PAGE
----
To the Editor:
Barbara O’Brien’s Commentary “Getting Serious About Early Learning” (Oct. 10, 2012) raised many important points. There is much we in education can do to benefit young children and their families that does not cost huge amounts of money.
The learning can begin even earlier: Prenatal visits are an excellent time for doctors to discuss infant learning and stimulation. When the baby and mother go to well-baby visits, it is an optimal time to give out books and discuss the importance of nursery rhymes and early reading.
We educators know the importance of high-quality preschool. We can make sure the move from preschool to kindergarten is a seamless transition for children, with valuable information being shared between preschool and kindergarten teachers. Preschool and kindergarten teachers can sometimes attend the same professional-development programs. This leads to an understanding of what the curricula are in both preschool and kindergarten and how both programs can support young children and families.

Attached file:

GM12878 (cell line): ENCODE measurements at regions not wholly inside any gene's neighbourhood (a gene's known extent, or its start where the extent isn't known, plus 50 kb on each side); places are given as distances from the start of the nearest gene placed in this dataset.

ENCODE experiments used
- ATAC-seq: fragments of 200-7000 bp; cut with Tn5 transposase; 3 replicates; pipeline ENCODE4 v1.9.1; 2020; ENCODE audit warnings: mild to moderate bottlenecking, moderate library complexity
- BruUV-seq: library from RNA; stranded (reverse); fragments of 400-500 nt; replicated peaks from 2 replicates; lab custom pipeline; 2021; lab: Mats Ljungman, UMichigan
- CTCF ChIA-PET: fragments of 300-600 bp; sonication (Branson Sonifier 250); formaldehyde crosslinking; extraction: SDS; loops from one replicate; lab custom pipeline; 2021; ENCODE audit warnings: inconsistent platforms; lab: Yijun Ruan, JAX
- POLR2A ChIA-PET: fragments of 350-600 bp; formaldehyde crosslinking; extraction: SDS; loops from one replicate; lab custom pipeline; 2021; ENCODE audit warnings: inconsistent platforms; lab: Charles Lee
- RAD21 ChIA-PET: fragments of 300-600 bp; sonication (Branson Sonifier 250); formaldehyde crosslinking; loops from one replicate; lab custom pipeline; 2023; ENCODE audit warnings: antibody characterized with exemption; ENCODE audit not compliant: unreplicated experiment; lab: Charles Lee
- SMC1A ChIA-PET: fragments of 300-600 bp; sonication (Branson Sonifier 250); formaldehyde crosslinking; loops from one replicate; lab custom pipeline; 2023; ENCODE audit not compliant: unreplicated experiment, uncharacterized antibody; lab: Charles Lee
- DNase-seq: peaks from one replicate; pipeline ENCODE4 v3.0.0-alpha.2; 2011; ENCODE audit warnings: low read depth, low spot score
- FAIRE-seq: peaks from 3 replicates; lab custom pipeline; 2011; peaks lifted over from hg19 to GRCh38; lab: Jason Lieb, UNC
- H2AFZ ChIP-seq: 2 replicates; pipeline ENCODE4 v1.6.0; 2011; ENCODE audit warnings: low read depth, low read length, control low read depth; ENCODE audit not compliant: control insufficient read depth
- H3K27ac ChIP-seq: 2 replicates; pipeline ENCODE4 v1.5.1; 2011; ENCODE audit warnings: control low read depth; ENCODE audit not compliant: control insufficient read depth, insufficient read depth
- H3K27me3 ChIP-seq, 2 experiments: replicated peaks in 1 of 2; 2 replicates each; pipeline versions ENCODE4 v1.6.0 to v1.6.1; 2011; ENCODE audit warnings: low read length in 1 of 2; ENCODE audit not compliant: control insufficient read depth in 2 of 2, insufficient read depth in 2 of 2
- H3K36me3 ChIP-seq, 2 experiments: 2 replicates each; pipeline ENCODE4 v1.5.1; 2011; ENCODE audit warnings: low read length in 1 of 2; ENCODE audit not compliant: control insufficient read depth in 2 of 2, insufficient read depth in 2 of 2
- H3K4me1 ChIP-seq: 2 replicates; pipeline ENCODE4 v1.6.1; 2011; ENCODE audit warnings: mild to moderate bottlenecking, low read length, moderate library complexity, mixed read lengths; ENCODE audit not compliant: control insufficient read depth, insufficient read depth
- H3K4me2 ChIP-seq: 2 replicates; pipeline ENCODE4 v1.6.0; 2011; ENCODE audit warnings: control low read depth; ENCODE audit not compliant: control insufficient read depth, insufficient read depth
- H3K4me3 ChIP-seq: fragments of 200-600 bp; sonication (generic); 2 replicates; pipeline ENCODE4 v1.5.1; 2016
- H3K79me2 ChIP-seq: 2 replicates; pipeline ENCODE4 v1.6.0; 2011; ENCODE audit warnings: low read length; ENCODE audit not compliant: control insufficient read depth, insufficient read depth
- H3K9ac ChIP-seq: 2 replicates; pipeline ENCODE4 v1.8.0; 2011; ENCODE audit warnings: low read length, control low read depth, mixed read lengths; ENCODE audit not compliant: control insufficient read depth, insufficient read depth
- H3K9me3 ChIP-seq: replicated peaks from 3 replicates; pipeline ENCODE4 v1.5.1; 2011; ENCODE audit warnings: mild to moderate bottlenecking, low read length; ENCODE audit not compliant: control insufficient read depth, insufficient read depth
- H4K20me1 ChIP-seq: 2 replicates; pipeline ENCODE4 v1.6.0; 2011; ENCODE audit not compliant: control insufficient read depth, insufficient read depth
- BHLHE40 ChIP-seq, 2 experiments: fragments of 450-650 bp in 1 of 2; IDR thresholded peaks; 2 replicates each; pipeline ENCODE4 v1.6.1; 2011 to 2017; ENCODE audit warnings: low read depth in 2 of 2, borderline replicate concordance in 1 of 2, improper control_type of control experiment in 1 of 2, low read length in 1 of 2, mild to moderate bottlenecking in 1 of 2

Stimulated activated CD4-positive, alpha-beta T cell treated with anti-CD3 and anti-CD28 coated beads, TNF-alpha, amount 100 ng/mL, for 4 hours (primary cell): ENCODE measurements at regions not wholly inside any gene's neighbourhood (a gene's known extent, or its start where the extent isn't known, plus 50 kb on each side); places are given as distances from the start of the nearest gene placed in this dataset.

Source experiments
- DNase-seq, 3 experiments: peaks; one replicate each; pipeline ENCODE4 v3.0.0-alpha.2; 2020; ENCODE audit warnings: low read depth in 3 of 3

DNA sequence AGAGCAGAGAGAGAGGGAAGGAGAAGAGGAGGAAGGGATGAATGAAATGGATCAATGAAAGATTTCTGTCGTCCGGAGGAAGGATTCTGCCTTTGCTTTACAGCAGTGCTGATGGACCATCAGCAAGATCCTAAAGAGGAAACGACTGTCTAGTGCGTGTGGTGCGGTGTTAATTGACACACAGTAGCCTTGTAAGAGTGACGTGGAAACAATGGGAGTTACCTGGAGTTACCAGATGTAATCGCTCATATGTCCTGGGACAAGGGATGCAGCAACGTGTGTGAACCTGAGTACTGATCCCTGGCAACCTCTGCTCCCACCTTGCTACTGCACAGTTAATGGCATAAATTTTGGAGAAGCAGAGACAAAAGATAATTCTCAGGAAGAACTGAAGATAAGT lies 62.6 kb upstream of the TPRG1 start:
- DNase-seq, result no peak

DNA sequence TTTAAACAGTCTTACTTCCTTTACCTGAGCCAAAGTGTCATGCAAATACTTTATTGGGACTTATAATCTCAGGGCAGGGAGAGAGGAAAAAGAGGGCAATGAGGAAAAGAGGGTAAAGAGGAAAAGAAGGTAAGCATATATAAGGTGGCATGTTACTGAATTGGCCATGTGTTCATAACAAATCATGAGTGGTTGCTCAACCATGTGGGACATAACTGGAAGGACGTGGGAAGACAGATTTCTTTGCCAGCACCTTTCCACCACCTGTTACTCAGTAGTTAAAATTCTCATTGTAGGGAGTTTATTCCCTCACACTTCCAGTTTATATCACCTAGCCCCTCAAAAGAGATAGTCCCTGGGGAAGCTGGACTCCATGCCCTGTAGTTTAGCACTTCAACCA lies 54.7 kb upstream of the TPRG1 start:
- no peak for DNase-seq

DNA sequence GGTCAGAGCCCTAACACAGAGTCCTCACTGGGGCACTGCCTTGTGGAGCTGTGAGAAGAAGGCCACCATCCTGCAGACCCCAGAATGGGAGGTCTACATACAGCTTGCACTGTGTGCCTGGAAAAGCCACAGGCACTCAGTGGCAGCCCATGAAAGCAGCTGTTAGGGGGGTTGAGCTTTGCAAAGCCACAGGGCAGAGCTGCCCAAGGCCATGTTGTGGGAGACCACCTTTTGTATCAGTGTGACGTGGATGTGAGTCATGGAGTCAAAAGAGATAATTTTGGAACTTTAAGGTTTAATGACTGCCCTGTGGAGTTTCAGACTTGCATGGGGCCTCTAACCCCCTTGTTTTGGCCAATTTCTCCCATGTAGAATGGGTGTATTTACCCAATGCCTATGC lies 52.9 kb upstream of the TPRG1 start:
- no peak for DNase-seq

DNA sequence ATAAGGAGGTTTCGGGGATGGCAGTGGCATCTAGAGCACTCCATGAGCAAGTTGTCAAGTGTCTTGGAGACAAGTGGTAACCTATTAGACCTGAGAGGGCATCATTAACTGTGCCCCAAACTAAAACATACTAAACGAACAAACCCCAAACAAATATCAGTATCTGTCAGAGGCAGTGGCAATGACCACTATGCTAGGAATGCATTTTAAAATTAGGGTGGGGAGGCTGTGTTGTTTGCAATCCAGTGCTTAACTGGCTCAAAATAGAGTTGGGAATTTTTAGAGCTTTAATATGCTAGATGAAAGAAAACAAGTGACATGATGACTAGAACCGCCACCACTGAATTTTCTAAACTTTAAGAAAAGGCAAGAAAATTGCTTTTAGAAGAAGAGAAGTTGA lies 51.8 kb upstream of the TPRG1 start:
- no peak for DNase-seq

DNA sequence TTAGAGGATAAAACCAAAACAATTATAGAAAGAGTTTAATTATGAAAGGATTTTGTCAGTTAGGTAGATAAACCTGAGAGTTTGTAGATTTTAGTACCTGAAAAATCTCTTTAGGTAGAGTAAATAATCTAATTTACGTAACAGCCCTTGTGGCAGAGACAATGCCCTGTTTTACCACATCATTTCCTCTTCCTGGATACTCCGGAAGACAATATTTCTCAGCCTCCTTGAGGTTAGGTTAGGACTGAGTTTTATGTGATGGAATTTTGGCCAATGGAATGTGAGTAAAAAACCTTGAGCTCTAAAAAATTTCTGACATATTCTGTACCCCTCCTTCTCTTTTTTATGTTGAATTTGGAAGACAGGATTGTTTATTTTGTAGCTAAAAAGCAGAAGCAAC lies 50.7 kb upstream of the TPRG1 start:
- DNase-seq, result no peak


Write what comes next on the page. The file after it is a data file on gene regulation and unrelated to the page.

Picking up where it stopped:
Each step we take is so important. And, as always, educators are advocates for high-quality programs open to all income groups.
The writer is a former director of early education in the Berkeley, Calif., school district.
A version of this article appeared in the November 15, 2012 edition of Education Week as Improving Early Learning Needn’t Be Expensive